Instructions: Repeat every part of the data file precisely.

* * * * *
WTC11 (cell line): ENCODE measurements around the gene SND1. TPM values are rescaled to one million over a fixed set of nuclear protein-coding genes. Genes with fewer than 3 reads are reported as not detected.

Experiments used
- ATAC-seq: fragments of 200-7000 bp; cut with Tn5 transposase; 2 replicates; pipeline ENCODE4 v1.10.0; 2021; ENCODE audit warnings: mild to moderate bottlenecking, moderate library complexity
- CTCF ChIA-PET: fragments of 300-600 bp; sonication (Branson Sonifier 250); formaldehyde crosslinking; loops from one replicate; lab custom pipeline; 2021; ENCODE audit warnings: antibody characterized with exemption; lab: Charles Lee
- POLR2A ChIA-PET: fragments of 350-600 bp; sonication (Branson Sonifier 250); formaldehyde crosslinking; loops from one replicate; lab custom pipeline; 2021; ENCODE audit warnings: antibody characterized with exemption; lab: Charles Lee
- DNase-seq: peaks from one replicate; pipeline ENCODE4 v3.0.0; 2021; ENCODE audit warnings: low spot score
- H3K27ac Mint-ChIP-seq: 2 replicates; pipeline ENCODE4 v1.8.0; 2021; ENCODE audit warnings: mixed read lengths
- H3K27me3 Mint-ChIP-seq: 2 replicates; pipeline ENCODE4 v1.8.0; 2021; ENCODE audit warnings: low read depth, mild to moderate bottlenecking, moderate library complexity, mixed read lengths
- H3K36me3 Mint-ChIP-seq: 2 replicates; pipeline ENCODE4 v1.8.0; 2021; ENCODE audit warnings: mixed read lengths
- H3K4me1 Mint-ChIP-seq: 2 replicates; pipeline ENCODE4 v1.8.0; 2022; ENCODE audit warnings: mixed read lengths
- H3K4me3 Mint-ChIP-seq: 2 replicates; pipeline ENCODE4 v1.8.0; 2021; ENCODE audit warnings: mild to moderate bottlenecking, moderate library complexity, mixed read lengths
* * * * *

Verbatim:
WTC11 (cell line): ENCODE measurements around the gene SND1. TPM values are rescaled to one million over a fixed set of nuclear protein-coding genes. Genes with fewer than 3 reads are reported as not detected.

Experiments used
- ATAC-seq: fragments of 200-7000 bp; cut with Tn5 transposase; 2 replicates; pipeline ENCODE4 v1.10.0; 2021; ENCODE audit warnings: mild to moderate bottlenecking, moderate library complexity
- CTCF ChIA-PET: fragments of 300-600 bp; sonication (Branson Sonifier 250); formaldehyde crosslinking; loops from one replicate; lab custom pipeline; 2021; ENCODE audit warnings: antibody characterized with exemption; lab: Charles Lee
- POLR2A ChIA-PET: fragments of 350-600 bp; sonication (Branson Sonifier 250); formaldehyde crosslinking; loops from one replicate; lab custom pipeline; 2021; ENCODE audit warnings: antibody characterized with exemption; lab: Charles Lee
- DNase-seq: peaks from one replicate; pipeline ENCODE4 v3.0.0; 2021; ENCODE audit warnings: low spot score
- H3K27ac Mint-ChIP-seq: 2 replicates; pipeline ENCODE4 v1.8.0; 2021; ENCODE audit warnings: mixed read lengths
- H3K27me3 Mint-ChIP-seq: 2 replicates; pipeline ENCODE4 v1.8.0; 2021; ENCODE audit warnings: low read depth, mild to moderate bottlenecking, moderate library complexity, mixed read lengths
- H3K36me3 Mint-ChIP-seq: 2 replicates; pipeline ENCODE4 v1.8.0; 2021; ENCODE audit warnings: mixed read lengths
- H3K4me1 Mint-ChIP-seq: 2 replicates; pipeline ENCODE4 v1.8.0; 2022; ENCODE audit warnings: mixed read lengths
- H3K4me3 Mint-ChIP-seq: 2 replicates; pipeline ENCODE4 v1.8.0; 2021; ENCODE audit warnings: mild to moderate bottlenecking, moderate library complexity, mixed read lengths